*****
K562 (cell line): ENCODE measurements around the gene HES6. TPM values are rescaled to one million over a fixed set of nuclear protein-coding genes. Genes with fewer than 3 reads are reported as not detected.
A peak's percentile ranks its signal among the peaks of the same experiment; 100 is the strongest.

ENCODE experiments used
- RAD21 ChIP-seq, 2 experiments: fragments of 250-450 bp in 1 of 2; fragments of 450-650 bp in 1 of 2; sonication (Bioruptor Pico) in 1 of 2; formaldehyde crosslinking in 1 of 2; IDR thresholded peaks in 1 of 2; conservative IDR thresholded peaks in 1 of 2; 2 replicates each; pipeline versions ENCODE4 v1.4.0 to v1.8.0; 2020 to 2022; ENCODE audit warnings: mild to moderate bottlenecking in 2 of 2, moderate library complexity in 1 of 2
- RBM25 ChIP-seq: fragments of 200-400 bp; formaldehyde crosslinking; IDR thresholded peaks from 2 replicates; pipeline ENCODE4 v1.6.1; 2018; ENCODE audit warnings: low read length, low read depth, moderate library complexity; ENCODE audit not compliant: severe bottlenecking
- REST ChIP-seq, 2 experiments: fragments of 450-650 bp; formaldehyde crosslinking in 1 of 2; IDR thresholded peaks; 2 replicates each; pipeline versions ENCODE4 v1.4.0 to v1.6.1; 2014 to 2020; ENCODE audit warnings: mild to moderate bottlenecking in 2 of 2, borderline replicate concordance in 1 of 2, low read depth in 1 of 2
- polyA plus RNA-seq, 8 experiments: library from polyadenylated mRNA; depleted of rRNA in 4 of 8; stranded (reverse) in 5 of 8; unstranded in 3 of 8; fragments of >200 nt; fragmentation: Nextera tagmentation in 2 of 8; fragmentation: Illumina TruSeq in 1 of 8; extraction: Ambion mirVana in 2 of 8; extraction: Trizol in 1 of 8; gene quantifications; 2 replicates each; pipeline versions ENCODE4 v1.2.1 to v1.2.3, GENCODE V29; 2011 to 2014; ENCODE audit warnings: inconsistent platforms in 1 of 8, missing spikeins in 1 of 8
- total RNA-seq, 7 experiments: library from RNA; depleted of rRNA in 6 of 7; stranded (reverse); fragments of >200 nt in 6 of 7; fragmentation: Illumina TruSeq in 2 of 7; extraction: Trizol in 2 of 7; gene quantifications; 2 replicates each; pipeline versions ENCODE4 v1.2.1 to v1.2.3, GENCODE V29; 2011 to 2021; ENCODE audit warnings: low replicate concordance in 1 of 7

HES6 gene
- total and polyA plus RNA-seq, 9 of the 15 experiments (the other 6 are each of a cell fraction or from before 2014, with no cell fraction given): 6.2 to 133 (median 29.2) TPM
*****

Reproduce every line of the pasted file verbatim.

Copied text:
K562 (cell line): ENCODE measurements around the gene HES6. TPM values are rescaled to one million over a fixed set of nuclear protein-coding genes. Genes with fewer than 3 reads are reported as not detected.
A peak's percentile ranks its signal among the peaks of the same experiment; 100 is the strongest.

ENCODE experiments used
- RAD21 ChIP-seq, 2 experiments: fragments of 250-450 bp in 1 of 2; fragments of 450-650 bp in 1 of 2; sonication (Bioruptor Pico) in 1 of 2; formaldehyde crosslinking in 1 of 2; IDR thresholded peaks in 1 of 2; conservative IDR thresholded peaks in 1 of 2; 2 replicates each; pipeline versions ENCODE4 v1.4.0 to v1.8.0; 2020 to 2022; ENCODE audit warnings: mild to moderate bottlenecking in 2 of 2, moderate library complexity in 1 of 2
- RBM25 ChIP-seq: fragments of 200-400 bp; formaldehyde crosslinking; IDR thresholded peaks from 2 replicates; pipeline ENCODE4 v1.6.1; 2018; ENCODE audit warnings: low read length, low read depth, moderate library complexity; ENCODE audit not compliant: severe bottlenecking
- REST ChIP-seq, 2 experiments: fragments of 450-650 bp; formaldehyde crosslinking in 1 of 2; IDR thresholded peaks; 2 replicates each; pipeline versions ENCODE4 v1.4.0 to v1.6.1; 2014 to 2020; ENCODE audit warnings: mild to moderate bottlenecking in 2 of 2, borderline replicate concordance in 1 of 2, low read depth in 1 of 2
- polyA plus RNA-seq, 8 experiments: library from polyadenylated mRNA; depleted of rRNA in 4 of 8; stranded (reverse) in 5 of 8; unstranded in 3 of 8; fragments of >200 nt; fragmentation: Nextera tagmentation in 2 of 8; fragmentation: Illumina TruSeq in 1 of 8; extraction: Ambion mirVana in 2 of 8; extraction: Trizol in 1 of 8; gene quantifications; 2 replicates each; pipeline versions ENCODE4 v1.2.1 to v1.2.3, GENCODE V29; 2011 to 2014; ENCODE audit warnings: inconsistent platforms in 1 of 8, missing spikeins in 1 of 8
- total RNA-seq, 7 experiments: library from RNA; depleted of rRNA in 6 of 7; stranded (reverse); fragments of >200 nt in 6 of 7; fragmentation: Illumina TruSeq in 2 of 7; extraction: Trizol in 2 of 7; gene quantifications; 2 replicates each; pipeline versions ENCODE4 v1.2.1 to v1.2.3, GENCODE V29; 2011 to 2021; ENCODE audit warnings: low replicate concordance in 1 of 7

HES6 gene
- total and polyA plus RNA-seq, 9 of the 15 experiments (the other 6 are each of a cell fraction or from before 2014, with no cell fraction given): 6.2 to 133 (median 29.2) TPM